Differential photosynthetic and survival responses to soil drought in two evergreen Nothofagus species

Frida I. Piper*, Luis J. Corcuera, Miren Alberdi, Christopher Lusk

*Corresponding author for this work

    Research output: Contribution to journalArticlepeer-review

    45 Citations (Scopus)
    7 Downloads (Pure)


    We asked if differences in distribution between Nothofagus nitida and N. dombeyi were associated with differences in drought tolerance. Survival, gas exchange and chlorophyll fluorescence were measured on seedlings subjected to a gradual drought. At a predawn leaf water potential (ψm) of 2.7 MPa, survival of N. nitida was 50%, compared to 100% in N. dombeyi. Under well-watered conditions, the two species displayed similar stomatal conductance (gw) and transpiration (E), but net photosynthesis (A) and instantaneous water-use efficiency (WUEi) were slightly higher in N. nitida. A, E and gw declined in N. nitida along the gradual drought but increased in N. dombeyi at a ψm between 1.5 and 2.5 MPa, and declined then drastically at a ψm below < -2.5 MPa. As N. dombeyi was able to maintain A at higher levels despite declining gw, this species displayed significantly increased WUEi at ψm below -2.5 MPa. Photochemical efficiency of PSII in the light (ΔF/Fm′) and photochemical quenching (qP) were always lower in N. nitida and along with the photochemical efficiency in the dark (Fv/Fm) they declined in both species. Non-photochemical quenching (NPQ) increased slowly in N. dombeyi along with the gradual drought, whilst it decreased in N. nitida. These results show that differences in drought tolerance are in agreement with sorting of Nothofagus species along moisture gradients in south-central Chile.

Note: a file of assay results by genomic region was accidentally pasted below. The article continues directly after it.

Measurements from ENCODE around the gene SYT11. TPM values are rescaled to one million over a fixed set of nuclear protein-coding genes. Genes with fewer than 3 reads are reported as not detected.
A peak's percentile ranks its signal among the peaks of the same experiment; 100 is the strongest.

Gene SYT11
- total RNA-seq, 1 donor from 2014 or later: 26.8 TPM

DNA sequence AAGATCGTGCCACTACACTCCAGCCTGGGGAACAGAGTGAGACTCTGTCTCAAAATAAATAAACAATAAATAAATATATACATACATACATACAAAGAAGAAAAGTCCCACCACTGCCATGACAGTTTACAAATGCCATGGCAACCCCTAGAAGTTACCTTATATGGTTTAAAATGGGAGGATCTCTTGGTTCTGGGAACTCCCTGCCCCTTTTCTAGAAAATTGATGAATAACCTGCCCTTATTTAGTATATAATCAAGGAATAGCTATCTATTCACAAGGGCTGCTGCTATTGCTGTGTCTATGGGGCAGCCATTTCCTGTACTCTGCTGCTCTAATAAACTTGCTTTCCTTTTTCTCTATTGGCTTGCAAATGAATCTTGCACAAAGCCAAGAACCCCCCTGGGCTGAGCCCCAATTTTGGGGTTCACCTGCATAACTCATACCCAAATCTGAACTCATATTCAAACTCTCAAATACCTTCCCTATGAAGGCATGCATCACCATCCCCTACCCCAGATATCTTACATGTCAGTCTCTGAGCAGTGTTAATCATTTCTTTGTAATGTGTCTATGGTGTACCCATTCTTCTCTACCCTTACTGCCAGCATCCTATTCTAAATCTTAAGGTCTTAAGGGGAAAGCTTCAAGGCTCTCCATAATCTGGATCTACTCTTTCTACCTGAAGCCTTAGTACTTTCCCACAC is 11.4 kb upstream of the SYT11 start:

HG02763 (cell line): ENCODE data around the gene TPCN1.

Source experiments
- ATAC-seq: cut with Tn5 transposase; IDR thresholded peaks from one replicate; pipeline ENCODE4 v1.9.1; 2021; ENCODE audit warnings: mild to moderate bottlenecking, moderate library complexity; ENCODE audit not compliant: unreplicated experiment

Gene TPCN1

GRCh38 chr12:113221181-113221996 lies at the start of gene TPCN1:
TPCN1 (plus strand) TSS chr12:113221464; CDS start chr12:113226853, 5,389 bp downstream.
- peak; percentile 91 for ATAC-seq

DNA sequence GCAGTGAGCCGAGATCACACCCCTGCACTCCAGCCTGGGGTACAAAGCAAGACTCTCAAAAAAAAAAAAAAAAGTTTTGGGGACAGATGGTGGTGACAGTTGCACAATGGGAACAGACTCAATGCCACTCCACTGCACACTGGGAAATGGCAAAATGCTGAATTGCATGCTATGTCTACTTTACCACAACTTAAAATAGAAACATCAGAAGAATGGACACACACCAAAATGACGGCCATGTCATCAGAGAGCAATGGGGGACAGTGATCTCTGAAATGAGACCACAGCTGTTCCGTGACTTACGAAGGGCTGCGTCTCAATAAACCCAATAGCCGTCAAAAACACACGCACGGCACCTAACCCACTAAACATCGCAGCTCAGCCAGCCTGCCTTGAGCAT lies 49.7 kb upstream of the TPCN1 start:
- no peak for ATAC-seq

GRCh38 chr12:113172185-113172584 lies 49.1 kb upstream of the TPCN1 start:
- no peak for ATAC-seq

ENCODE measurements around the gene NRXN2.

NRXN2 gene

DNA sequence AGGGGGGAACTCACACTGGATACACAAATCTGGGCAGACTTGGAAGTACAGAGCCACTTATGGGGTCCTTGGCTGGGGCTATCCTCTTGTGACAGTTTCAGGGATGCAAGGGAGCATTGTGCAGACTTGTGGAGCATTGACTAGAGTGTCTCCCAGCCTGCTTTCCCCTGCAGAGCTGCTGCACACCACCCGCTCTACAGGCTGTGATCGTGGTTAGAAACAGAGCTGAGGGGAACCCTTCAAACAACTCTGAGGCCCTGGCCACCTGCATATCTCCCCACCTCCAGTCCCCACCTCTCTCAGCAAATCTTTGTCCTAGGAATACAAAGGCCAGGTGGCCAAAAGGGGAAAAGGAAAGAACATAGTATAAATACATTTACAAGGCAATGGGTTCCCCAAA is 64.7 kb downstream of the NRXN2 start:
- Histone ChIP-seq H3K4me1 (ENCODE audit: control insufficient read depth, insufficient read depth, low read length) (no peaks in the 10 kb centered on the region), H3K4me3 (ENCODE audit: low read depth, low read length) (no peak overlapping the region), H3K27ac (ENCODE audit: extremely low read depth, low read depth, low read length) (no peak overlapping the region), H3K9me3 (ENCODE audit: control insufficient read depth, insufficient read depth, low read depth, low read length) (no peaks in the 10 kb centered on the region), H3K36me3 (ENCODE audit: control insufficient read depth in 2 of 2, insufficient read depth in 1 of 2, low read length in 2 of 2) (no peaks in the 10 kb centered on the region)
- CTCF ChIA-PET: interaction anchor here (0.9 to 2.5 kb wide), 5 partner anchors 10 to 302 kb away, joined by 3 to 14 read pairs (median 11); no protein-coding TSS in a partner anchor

Original languageEnglish
    Pages (from-to)447-452
    Number of pages6
    JournalAnnals of Forest Science
    Issue number4
    Publication statusPublished - Jun 2007

    Bibliographical note

    Copyright 2007 EDP Sciences, First published in Annals of forest science, Vol. 64, No. 4, published by EDP Sciences. The original article can be found athttp://dx.doi.org/10.1051/forest:2007022


    • Drought tolerance
    • Gas exchange
    • Nothofagus
    • Soil water potential
    • Water use efficiency


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